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“Slaughterhouses of modernity describes two things places where modernism commits slaughter, and places where it is slaughtered.”
– Heinz Emigholz
Making its world premiere in the CURRENTS section of the New York Film Festival this year is the newest structural treatise by acclaimed documentarian Heinz Emigholz: the brutally titled Slaughterhouses of Modernity. Intellectual and equally poetic, one need not carry a comprehensive understanding of modernism vis-à-vis postmodernism to be enraptured by Emigholz’s gift for montage. With canted camera angles and heroic close ups, Slaughterhouses of Modernity unfolds as a transfixing travelogue through the boundaries of nature and industry. Past and future. Civilization and apocalypse. Portraits of architecture that jut out like scars of a faded eon amidst indifferent topographies seeking to reclaim it.
Beginning in South America and eventually landing in Berlin, Emigholz surveys a cross-section of early 20th-century modern architecture without the use of archive footage. Except for a preamble that establishes some of the political context that Emigholz is exploring, most of the film plays without narration. The accumulation of shots, instead, commune with each other to tell the story of each structure. In patient long takes, the camera scrapes the modern-day veneer off the cityscapes it captures, revealing a haunted history underneath. Anesthetizing in its durational gaze, impressionist in its metered cutting, the film effectively produces a feeling of time travel in the viewer as each space is calmly photographed before unceremoniously moving on to the next one.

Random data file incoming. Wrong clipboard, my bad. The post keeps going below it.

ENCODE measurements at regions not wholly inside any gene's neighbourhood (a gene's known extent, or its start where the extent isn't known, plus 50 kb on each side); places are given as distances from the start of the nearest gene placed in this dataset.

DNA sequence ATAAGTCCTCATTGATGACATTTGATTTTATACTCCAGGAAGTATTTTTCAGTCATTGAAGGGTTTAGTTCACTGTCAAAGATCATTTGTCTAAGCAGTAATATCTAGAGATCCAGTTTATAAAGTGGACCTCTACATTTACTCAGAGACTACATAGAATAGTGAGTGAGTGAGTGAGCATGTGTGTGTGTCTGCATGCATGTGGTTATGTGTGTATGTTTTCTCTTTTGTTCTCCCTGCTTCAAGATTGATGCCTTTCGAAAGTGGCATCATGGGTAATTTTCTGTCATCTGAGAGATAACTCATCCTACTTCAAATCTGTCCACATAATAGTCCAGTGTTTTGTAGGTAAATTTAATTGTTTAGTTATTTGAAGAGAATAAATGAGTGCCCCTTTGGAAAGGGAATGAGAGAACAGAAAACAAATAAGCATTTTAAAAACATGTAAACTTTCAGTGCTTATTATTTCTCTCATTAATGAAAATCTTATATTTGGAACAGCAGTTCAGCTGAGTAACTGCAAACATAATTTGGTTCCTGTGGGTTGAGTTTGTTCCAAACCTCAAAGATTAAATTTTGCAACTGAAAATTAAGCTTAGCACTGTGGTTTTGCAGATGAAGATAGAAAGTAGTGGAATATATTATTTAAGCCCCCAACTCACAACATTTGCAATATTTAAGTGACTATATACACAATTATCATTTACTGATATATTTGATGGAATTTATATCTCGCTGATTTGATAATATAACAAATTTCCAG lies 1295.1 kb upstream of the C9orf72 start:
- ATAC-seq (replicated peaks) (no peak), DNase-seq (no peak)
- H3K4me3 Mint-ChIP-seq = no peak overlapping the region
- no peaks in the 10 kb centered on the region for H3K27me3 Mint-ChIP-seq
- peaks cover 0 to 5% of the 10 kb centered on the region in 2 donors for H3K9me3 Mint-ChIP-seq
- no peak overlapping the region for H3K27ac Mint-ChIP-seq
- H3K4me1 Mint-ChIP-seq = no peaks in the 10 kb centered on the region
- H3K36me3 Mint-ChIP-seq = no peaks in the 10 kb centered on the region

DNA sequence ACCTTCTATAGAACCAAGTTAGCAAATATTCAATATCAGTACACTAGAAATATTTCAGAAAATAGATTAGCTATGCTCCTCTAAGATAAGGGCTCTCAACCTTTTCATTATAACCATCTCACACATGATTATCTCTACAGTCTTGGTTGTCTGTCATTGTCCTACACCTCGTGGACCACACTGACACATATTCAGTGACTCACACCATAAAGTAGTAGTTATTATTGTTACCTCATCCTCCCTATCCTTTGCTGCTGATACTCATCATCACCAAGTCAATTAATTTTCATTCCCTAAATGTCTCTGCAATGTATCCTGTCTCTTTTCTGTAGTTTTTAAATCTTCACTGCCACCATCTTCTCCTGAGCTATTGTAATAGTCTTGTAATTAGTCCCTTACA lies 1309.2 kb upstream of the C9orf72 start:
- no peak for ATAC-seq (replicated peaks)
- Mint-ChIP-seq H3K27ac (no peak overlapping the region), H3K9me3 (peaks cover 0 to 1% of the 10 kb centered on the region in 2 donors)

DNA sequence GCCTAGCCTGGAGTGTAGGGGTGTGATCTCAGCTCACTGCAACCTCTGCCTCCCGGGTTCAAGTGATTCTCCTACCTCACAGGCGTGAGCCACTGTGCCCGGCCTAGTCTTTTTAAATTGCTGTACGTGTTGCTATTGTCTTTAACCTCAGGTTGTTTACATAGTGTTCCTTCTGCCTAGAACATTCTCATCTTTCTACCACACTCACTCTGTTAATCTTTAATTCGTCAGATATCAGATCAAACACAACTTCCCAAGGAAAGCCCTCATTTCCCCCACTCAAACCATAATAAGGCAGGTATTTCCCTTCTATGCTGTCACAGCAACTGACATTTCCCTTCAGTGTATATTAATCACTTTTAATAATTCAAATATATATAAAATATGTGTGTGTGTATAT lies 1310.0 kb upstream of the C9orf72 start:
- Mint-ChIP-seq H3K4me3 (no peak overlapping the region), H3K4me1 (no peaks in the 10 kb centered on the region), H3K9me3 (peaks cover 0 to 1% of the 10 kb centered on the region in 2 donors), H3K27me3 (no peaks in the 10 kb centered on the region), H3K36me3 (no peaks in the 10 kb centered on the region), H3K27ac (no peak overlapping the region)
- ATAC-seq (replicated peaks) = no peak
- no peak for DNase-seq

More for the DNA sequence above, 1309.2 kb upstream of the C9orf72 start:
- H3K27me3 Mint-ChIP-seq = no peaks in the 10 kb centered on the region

A pastoral sound design composed of weather and animal sounds underscore the state of nature that now surrounds these 90-year-old structures that stand completely divorced from their original context, if not outright abandoned. Some of these places, like the rural slaughterhouses of the title, become Emigholz’s primary symbol for the paradox of civilization, where sites of government sanctioned execution are transformed into aesthetic objects over time. Central to this is the connection between cultural modernism and the fascist ideologies of Nazi Germany in this same time period. It was the same modernism that built churches and schools that built the concentration camps. Advancements in engineering and technology insidiously hijacked to perfect human extermination – “Advancements for whom?” the film seems to ask.
Are these design practices inextricable from their cursed roots, or can they be reclaimed from their fascist mold? Emigholz has an answer, but the film isn’t just an 80-minute yes-or-no question. It’s a document of now, a history all its own. The film’s dynamic structural tableaus offer an unimpeded view of the present cast perpetually into the future. Like the structures photographed within it, Slaughterhouses of Modernity will also age out of the context it was made – to resist is to misunderstand the lessons of history. What will be left behind are breathtaking images of cinema’s most essential themes: that of time and space.
Produced by Filmgalerie 451. The film is pending theatrical/streaming distribution.